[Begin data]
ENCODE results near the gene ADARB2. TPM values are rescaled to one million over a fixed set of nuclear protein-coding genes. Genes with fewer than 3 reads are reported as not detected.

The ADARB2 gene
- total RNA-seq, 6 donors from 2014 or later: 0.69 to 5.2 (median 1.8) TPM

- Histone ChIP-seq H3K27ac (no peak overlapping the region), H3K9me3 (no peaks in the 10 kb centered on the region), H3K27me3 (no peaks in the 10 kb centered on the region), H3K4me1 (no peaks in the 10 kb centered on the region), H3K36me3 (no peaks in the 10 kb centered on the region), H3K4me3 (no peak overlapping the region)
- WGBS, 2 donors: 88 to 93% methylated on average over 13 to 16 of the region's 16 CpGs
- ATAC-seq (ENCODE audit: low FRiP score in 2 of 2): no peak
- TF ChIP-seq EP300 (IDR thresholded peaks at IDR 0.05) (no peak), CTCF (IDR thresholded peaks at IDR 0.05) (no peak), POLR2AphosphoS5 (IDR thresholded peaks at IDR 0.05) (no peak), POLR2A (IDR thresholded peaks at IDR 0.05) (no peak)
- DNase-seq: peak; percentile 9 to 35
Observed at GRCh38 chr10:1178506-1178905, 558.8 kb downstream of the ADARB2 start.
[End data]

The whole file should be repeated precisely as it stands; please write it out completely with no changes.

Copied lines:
ENCODE results near the gene ADARB2. TPM values are rescaled to one million over a fixed set of nuclear protein-coding genes. Genes with fewer than 3 reads are reported as not detected.

The ADARB2 gene
- total RNA-seq, 6 donors from 2014 or later: 0.69 to 5.2 (median 1.8) TPM

- Histone ChIP-seq H3K27ac (no peak overlapping the region), H3K9me3 (no peaks in the 10 kb centered on the region), H3K27me3 (no peaks in the 10 kb centered on the region), H3K4me1 (no peaks in the 10 kb centered on the region), H3K36me3 (no peaks in the 10 kb centered on the region), H3K4me3 (no peak overlapping the region)
- WGBS, 2 donors: 88 to 93% methylated on average over 13 to 16 of the region's 16 CpGs
- ATAC-seq (ENCODE audit: low FRiP score in 2 of 2): no peak
- TF ChIP-seq EP300 (IDR thresholded peaks at IDR 0.05) (no peak), CTCF (IDR thresholded peaks at IDR 0.05) (no peak), POLR2AphosphoS5 (IDR thresholded peaks at IDR 0.05) (no peak), POLR2A (IDR thresholded peaks at IDR 0.05) (no peak)
- DNase-seq: peak; percentile 9 to 35
Observed at GRCh38 chr10:1178506-1178905, 558.8 kb downstream of the ADARB2 start.